I get the following. My amp can deliver 100w into an 8Ω load. This is 28.3 volts. If I now use a 1:2 transformer and wire all 4 speakers in parallel (32Ω), my V will = 56.6. 32Ω at 56.6 V will be the full power of 100W that the amp can deliver. I can do something similar for 2 and 3 speakers but I will use a different ratio transformer. My question in this scenario is, can a speaker be damaged by a higher voltage, or is it only the net power that it cares about?
A not so small mistake in your reasoning is that 4 parallel 8 Ohm loads will result in a 2 Ohm total load, not 32 Ohm. Putting 4 8 Ohm loads in series gives 32 Ohm. When in series (assuming all are identical and perfect resistors), each load will 'see' 1/4 of the voltage. When in parallel, it is the current that is 'shared', with each load seeing the same voltage.

You can still do what you want with a 1:2 transformer, but wired up the other way to deliver 1/2 the voltage (not 2x the voltage). Then it is safe to connect up to 4 loads. Keep in mind that with only 1 load connected, the amp will see a 32 Ohm load; with all 4 connected, it will see a 8 Ohm load. Due to the limited voltage at the transoformer output, the amp can only deliver (roughly) 25 W into a single speaker, even if it is the only one turned on at the time.
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Old 27th January 2012, 05:59 PM   #6
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Doh! I totally know that, just a brain fart. The picture is a little more grim with that correction. Assuming the amp puts out 100w @ 8Ω, that would be 28.3V. Now run that the other way, 2:1 stepdown, I will end up with 2Ω, 100w (25 per speaker) but my voltage will only be 14.1V. I'm okay with the 25W per speaker. They are good down to 5W. What I'm not sure about is the 14.1V. The furthest speaker is about 200 feet away from the amp. Would this present a problem?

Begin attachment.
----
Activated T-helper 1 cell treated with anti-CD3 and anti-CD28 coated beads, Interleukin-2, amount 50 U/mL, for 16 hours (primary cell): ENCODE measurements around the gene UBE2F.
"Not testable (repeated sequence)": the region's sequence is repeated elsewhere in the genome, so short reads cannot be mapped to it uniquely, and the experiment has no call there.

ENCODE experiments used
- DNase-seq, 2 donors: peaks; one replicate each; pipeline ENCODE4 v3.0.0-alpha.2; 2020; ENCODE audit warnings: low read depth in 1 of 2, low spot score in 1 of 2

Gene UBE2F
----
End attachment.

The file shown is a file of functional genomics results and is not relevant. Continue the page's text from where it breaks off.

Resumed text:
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Old 28th January 2012, 01:47 AM   #7
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I think I should explain my system a bit. My main AVR has multi-zones. I'm running the zone 2, pre-amp out, to a 2-ch, 100w @ 8Ω amp, which will power 4 pairs of 8Ω speakers in my backyard. The speakers say, "Recommended Amplifier Power: 5W To 125W." The volume is controlled on the main AVR pre-amp, not on the amp itself. My end result needs to be the ability to turn on and off whichever pairs I choose so that I only have music in the backyard where I want it. If I can get by with the transformer method, I plan to use an auto-transformer with multi taps so that I can program the arduino to change the tap based on how many speakers are on, in order to keep the amp load at 8Ω. If there is a better way, I'm all for it.
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Old 28th January 2012, 03:33 AM   #8
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Google '70V sound distribution system'.

If you read some of this stuff it will give you an understanding of distributed sound systems.
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Old 28th January 2012, 04:09 AM   #9
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Thanks. I have read about them, but was trying to avoid having to use transformers at both ends. Since my runs are not as long as what most 70v systems are, I'm wondering if I can get by with the lower voltage. I did come across this device; MultiMatchit 300S
It seems to do what I'm looking to do and I don't see any magic in it. I suspect that it is what they use in this product, Audioplex Speaker Selectors - PT Series
I think this may be one of those try it and see if it works instances. I'm not in love with my amp so if it blows it blows. I'll post a BOM here before I buy my stuff so others can make suggestions on the components. Thanks for your help.